Using PowerShell to find the virtual processor to logical processor ratio of Hyper-V

Using PowerShell to find the virtual processor to logical processor ratio of Hyper-V

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For as long as I can remember – I have been talking to people about supported / optimal virtual processor to logical processor ratios with Hyper-V.  Or – said with less technical jargon – how many virtual machines, with how many virtual processors, should you run on any given physical computer?

Today our documented guidance is that we support up to 8 virtual processors for each logical processor in the physical computer – and that for best performance under most reasonable circumstances you should aim for a ratio of 4 virtual processors per logical processor in the physical computer.

The problem with all of this?  We do not provide any simple way to find out what your current ratio is.

When I realized this – I simultaneously realized that I did not know what the virtual processor to logical processor ratio was on any of my computers.  As such – I decided that I needed to write a script to do this.

Now – in the past some of my readers have accused me of not being a “real PowerShell scripter”, and that I was “writing VBscript style PowerShell”.  Today I would like to try and set the record straight on this accusation.  Because as I started looking into this – I realized that this did not need to be a script at all.  No! It can be done with one (nearly incomprehensible) line of PowerShell code.  Which goes as follows:

write-host (@(gwmi -ns root\virtualization MSVM_Processor).count / (@(gwmi Win32_Processor) | measure -p NumberOfLogicalProcessors -sum).Sum) "virtual processor(s) per logical processor" -f yellow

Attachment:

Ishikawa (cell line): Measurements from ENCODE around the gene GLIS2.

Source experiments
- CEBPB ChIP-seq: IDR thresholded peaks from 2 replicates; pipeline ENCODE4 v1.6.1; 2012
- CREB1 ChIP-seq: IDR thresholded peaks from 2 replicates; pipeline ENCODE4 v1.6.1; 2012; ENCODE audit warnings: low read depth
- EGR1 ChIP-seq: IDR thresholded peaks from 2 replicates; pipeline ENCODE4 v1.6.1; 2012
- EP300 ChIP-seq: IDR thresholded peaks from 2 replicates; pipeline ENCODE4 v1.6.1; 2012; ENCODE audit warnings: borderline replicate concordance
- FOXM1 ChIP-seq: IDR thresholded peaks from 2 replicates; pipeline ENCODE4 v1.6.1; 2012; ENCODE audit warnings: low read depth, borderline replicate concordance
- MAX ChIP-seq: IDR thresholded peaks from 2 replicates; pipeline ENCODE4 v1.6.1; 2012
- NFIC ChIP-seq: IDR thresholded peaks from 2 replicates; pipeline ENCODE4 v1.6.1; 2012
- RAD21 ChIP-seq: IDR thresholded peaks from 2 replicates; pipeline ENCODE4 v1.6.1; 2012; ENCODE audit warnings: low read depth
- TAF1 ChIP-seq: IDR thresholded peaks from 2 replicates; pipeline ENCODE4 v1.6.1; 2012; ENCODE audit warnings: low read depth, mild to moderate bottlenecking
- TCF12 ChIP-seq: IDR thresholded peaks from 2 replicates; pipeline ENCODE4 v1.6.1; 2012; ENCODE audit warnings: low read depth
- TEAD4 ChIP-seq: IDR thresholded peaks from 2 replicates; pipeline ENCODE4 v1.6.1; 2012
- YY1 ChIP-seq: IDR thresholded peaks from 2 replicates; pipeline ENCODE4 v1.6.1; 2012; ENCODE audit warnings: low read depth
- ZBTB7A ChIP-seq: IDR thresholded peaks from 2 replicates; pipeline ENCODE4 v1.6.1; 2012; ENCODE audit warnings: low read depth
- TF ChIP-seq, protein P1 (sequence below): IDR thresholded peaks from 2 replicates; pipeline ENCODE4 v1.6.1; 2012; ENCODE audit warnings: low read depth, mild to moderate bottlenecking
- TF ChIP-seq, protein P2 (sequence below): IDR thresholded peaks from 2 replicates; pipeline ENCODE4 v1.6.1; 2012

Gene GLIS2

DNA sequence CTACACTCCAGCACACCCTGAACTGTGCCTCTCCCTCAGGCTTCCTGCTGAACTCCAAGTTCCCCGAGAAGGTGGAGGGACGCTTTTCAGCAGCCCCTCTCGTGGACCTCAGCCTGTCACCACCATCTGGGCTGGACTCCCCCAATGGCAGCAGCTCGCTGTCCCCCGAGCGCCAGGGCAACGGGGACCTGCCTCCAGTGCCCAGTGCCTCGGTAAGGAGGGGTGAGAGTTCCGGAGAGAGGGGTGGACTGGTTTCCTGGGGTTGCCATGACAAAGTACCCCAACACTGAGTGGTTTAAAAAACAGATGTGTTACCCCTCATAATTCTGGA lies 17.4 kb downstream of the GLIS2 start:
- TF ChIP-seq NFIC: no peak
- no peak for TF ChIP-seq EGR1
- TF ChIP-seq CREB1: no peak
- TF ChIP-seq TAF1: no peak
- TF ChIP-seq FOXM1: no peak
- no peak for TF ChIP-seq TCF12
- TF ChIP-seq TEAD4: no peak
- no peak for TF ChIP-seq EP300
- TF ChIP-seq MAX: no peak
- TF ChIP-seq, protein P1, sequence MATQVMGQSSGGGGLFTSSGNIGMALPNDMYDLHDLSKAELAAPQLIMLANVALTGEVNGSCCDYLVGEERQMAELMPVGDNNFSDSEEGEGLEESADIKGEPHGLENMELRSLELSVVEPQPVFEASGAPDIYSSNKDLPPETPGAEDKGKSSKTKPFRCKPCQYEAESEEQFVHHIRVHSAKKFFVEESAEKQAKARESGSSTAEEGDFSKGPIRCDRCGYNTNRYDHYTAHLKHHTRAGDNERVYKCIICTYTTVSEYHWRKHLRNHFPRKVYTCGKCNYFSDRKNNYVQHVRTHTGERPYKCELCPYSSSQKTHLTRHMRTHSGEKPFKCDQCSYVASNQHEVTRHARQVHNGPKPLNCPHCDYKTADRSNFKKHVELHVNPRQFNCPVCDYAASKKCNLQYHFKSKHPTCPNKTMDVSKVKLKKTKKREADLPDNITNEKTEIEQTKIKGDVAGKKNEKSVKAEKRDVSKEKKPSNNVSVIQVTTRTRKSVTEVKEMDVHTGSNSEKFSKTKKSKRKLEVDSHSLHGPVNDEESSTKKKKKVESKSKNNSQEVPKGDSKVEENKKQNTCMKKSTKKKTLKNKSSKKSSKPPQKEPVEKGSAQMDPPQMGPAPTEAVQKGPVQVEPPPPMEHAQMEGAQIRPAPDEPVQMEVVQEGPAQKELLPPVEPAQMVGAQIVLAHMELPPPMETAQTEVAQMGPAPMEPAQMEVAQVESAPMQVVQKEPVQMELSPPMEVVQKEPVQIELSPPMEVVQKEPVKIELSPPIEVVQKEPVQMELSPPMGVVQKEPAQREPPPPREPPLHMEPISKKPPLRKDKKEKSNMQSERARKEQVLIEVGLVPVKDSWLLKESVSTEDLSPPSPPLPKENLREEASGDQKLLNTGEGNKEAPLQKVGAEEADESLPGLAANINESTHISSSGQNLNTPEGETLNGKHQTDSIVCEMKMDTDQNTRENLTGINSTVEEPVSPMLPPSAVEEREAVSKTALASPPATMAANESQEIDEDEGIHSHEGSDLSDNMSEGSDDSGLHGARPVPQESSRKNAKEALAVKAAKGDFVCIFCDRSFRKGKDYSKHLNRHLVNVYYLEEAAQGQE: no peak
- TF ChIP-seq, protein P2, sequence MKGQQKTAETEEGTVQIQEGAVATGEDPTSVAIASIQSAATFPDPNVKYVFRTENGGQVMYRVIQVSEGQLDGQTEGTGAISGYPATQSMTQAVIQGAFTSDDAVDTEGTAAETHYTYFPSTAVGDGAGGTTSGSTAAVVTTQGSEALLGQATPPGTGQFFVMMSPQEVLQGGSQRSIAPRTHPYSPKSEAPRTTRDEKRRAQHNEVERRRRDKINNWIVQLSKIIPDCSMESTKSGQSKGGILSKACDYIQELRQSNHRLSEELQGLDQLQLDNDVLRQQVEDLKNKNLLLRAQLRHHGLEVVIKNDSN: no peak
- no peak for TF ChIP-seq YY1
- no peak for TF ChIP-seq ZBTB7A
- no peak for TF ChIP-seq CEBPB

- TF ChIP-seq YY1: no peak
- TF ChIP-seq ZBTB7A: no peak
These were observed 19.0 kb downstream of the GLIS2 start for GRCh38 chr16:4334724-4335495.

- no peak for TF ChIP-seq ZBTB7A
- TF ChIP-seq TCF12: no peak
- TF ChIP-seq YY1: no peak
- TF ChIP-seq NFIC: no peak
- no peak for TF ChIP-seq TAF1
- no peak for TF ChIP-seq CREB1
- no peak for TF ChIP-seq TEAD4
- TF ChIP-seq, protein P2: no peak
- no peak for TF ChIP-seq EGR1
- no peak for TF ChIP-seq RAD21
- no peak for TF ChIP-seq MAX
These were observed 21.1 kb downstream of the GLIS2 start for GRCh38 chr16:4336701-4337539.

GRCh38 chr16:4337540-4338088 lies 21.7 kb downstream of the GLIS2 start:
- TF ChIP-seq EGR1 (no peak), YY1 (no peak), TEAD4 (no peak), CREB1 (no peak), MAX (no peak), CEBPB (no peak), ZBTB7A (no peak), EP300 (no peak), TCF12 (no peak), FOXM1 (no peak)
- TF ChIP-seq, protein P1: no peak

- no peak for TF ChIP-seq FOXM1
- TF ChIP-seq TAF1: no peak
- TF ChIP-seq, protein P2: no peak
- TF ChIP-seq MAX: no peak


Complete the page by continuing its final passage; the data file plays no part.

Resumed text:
When I ran this on my main Hyper-V server at home – I got the following result:

image

Neat! I am practically right on the sweet spot!

But what does this line of code do – and how does it work?  Well – there are a couple of things to know:

  • For each virtual processor for each currently running virtual machine there is an instance of the MSVM_Processor WMI object on the system.  So to figure out how many virtual processors are currently running – you just have to count how many instances of this WMI object are currently present on the system.
  • Summing up the NumberOfLogicalProcessors property of the Win32_Processor object will given you the other side of the calculation – namely how many logical processors are present in the system.
  • In order to keep the one line of code as short as possible – I have used every PowerShell abbreviation that I know of (gwmi for Get-WMIObject, –ns for –namespace, measure for measure-object, –p for –property, –f for –foregroundColor)

Cheers,
Ben

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  • Please add 3 and 4 and type the answer here:
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  • write-host (@((get-counter "\Hyper-V Hypervisor\Logical Processors").CounterSamples[0].CookedValue /(get-counter "\Hyper-V Hypervisor\Virtual Processors").CounterSamples[0].CookedValue - 1)) "virtual processor(s) per logical processor" -f yellow

  • I think you forgot "echo" as a shorthand for "write-host". :)

  • Hi, Ben:

    I have tried the script on my server. But the result confused me.

    my result is: -0.238.95238.95238 vitual processor(s) per logical processor.